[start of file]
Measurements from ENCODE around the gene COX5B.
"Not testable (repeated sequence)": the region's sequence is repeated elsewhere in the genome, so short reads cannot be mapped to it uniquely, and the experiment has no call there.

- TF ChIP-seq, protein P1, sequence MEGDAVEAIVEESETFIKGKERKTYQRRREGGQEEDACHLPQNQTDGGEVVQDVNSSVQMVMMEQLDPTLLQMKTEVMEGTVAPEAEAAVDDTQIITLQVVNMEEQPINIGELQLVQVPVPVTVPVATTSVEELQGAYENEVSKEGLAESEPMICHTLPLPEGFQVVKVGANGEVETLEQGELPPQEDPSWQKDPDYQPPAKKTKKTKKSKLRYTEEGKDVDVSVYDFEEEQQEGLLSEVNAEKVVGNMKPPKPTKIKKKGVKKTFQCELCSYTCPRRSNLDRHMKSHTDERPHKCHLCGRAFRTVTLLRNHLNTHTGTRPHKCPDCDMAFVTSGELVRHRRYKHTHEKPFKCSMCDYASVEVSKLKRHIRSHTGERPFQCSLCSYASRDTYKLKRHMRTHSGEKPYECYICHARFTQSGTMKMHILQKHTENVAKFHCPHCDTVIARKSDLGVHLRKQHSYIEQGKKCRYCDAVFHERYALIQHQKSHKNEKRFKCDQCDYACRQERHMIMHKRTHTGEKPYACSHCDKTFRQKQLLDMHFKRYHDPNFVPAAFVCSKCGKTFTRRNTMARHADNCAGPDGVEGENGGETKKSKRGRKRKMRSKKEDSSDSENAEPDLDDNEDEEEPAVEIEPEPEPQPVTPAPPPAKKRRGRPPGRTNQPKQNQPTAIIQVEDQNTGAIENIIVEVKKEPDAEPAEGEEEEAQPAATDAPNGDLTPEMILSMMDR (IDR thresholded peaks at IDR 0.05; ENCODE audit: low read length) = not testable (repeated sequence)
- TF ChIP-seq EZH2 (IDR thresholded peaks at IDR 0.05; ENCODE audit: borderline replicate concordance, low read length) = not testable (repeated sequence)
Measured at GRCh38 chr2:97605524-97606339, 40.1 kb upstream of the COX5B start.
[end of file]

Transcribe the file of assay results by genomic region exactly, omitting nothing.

Measurements from ENCODE around the gene COX5B.
"Not testable (repeated sequence)": the region's sequence is repeated elsewhere in the genome, so short reads cannot be mapped to it uniquely, and the experiment has no call there.

- TF ChIP-seq, protein P1, sequence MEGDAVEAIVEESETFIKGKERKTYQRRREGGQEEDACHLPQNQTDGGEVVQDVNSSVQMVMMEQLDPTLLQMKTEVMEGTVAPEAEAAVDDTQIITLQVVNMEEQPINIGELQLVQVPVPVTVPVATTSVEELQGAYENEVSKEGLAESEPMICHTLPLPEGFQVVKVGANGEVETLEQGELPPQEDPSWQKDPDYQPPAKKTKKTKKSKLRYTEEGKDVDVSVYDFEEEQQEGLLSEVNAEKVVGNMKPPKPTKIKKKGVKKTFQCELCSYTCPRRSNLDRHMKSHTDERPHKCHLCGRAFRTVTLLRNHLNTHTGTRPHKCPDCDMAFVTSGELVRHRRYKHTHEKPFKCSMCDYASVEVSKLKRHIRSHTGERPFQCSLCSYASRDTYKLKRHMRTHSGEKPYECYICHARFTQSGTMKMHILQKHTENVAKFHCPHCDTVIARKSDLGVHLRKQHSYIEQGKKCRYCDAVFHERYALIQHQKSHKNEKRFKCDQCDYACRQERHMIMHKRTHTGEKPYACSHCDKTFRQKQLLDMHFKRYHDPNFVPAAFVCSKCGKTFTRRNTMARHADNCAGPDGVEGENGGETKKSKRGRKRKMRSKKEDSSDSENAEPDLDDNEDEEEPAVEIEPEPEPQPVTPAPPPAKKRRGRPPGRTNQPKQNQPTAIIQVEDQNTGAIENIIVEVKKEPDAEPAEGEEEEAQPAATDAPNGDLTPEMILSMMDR (IDR thresholded peaks at IDR 0.05; ENCODE audit: low read length) = not testable (repeated sequence)
- TF ChIP-seq EZH2 (IDR thresholded peaks at IDR 0.05; ENCODE audit: borderline replicate concordance, low read length) = not testable (repeated sequence)
Measured at GRCh38 chr2:97605524-97606339, 40.1 kb upstream of the COX5B start.